The role of structural inheritance in oblique rifting: insights from analogue models and application to the Gulf of Aden - Archive ouverte HAL Access content directly
Journal Articles Tectonophysics Year : 2013

The role of structural inheritance in oblique rifting: insights from analogue models and application to the Gulf of Aden

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Abstract

The geometry and kinematics of rifts are strongly controlled by pre-existing structures that may be present in both the crust and the mantle lithosphere. In the Gulf of Aden, the Tertiary oblique rift developed through inherited Mesozoic extensional basins that trend orthogonal to the direction of Oligo-Miocene divergence. Such inheritance may produce lateral variations in crustal thickness and thus in rheology of the crust and mantle lithosphere. How can such variations influence the present-day geometry of oblique rifts? May they locally overcome the impact of the oblique rheological weaknesses that in certain cases control the overall trend of the rift system? Moreover, we observe that major fracture zones systematically crosscut the inherited basins: may such inheritance influence the localization of major fracture zones by shifting the initial spreading centers? The brittle-ductile multilayer analogue models presented in this contribution reproduce oblique rifts. We tested the effect of an initial oblique weakness in the lithospheric mantle (i.e. structural or thermal inheritance) by introducing an oblique rheological weakness, which is alternatively initially imposed or dismissed. We tested the effect of the orthogonal Mesozoic inheritance by adding an elongated thicker brittle mantle, orthogonal to the direction of extension, in two models. These models mainly show en-échelon patterns with orthogonal faults and few rift-parallel faults (parallel to the rift obliquity), suggesting that the inherited orthogonal discontinuity is more influential than the oblique weakness in the lithospheric mantle. These results suggest that the presence in the lithosphere of an inherited basin could constitute a barrier to the deformation and sufficiently offset the spreading centers to lead to independent rift systems separated by major fracture faults. Moreover, the genetic nature of the obliquity (boundaries-driven or inherited) could control the length of the transform offset between two spreading centers and thus, the length of the future transform margin (continental domain affected by a transform fault).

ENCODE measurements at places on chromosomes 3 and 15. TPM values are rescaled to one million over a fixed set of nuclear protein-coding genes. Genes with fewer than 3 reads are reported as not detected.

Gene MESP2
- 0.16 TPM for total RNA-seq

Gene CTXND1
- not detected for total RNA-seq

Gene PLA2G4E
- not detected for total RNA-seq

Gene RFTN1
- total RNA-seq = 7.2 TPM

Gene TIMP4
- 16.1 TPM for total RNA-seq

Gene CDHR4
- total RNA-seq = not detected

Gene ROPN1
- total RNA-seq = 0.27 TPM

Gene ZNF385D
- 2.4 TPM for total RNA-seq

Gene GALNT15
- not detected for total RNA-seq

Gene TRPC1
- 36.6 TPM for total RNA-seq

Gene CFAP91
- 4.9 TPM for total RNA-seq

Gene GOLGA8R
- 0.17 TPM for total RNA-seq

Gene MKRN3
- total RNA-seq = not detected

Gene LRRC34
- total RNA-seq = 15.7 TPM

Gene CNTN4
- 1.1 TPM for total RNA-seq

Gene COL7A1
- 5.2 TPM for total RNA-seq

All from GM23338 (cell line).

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hal-00847145 , version 1 (22-07-2013)

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Julia Autin, Nicolas Bellahsen, Sylvie Leroy, Laurent Husson, Marie-Odile Beslier, et al.. The role of structural inheritance in oblique rifting: insights from analogue models and application to the Gulf of Aden. Tectonophysics, 2013, 607, pp.51-64. ⟨10.1016/j.tecto.2013.05.041⟩. ⟨hal-00847145⟩
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